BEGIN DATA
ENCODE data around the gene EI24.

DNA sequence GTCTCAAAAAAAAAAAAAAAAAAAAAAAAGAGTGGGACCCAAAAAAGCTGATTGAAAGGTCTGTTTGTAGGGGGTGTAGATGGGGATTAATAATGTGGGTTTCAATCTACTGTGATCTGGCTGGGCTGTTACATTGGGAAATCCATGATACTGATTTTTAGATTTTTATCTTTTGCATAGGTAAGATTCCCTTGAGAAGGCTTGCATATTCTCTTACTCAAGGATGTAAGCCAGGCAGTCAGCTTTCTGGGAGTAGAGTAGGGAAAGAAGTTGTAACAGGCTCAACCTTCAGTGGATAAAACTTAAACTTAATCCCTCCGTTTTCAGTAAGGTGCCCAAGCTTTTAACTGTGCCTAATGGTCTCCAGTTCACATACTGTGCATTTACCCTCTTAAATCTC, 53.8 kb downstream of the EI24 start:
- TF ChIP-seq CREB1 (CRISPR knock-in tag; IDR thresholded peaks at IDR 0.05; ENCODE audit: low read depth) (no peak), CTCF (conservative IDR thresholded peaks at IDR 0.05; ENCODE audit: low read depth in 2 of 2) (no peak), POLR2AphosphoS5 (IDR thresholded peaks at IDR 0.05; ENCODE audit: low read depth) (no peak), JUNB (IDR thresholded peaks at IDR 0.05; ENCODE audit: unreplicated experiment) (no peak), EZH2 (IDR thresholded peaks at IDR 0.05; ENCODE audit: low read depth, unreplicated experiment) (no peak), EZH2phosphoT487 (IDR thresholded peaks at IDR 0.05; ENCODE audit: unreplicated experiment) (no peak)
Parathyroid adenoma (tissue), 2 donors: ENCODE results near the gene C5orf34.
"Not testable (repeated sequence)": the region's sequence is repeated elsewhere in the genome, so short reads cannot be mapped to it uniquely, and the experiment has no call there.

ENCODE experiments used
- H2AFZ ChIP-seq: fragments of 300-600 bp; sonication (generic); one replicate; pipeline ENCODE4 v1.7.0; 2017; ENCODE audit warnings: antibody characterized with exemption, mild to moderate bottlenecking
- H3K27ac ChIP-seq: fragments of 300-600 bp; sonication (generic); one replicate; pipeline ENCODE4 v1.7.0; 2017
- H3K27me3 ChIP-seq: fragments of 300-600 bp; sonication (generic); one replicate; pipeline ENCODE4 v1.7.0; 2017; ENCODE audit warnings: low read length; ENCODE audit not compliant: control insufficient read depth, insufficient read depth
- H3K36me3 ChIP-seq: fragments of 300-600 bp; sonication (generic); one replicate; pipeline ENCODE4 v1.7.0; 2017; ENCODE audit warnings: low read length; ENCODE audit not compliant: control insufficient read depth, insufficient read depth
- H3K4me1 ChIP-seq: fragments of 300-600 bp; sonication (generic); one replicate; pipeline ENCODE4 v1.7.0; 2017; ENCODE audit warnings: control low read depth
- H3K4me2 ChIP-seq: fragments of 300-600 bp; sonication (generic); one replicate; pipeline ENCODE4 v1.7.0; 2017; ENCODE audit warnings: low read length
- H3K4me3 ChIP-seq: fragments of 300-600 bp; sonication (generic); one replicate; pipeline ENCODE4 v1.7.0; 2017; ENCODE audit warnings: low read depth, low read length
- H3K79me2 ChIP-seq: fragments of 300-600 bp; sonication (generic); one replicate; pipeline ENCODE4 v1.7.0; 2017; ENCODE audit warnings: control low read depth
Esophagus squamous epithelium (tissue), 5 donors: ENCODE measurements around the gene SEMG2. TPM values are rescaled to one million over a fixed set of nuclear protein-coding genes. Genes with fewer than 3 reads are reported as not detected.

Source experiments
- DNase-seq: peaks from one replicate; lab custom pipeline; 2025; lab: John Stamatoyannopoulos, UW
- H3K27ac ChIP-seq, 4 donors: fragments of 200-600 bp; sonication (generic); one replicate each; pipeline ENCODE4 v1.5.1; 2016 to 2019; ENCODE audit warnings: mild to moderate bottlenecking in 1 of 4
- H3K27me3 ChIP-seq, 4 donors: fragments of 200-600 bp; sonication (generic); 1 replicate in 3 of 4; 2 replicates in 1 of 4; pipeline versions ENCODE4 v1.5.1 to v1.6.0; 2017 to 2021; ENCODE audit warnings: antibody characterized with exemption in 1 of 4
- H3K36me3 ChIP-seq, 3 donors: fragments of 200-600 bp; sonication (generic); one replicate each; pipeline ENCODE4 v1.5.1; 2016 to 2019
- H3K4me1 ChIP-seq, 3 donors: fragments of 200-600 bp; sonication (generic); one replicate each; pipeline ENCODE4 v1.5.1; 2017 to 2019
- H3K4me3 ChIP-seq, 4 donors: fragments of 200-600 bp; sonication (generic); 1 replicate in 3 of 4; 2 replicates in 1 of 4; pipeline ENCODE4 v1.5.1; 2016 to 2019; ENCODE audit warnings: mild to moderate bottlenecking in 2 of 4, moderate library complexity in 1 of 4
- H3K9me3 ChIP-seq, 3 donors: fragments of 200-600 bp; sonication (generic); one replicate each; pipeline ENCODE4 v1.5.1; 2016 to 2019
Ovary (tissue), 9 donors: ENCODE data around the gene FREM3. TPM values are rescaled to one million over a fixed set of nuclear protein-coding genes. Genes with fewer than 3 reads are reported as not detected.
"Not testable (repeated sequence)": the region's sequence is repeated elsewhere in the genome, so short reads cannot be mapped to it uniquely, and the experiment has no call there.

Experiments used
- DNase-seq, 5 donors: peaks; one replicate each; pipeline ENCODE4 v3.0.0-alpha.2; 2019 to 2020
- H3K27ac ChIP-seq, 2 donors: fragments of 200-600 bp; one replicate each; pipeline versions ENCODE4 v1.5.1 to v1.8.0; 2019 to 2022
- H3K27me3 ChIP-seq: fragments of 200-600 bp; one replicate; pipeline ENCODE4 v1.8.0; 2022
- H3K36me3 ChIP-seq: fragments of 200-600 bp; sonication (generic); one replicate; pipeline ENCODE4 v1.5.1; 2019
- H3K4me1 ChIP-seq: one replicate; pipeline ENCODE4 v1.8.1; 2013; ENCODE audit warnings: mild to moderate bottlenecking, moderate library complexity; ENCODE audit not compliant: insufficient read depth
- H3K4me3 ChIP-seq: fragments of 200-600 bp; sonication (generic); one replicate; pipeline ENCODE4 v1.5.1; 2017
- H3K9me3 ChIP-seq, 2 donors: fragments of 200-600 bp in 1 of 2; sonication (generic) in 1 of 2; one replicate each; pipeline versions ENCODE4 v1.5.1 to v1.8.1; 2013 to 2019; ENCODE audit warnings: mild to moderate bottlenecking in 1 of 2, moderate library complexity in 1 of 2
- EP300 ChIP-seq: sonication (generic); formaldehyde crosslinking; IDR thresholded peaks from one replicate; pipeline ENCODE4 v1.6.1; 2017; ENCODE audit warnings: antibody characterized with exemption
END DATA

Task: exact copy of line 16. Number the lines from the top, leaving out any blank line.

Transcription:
Source experiments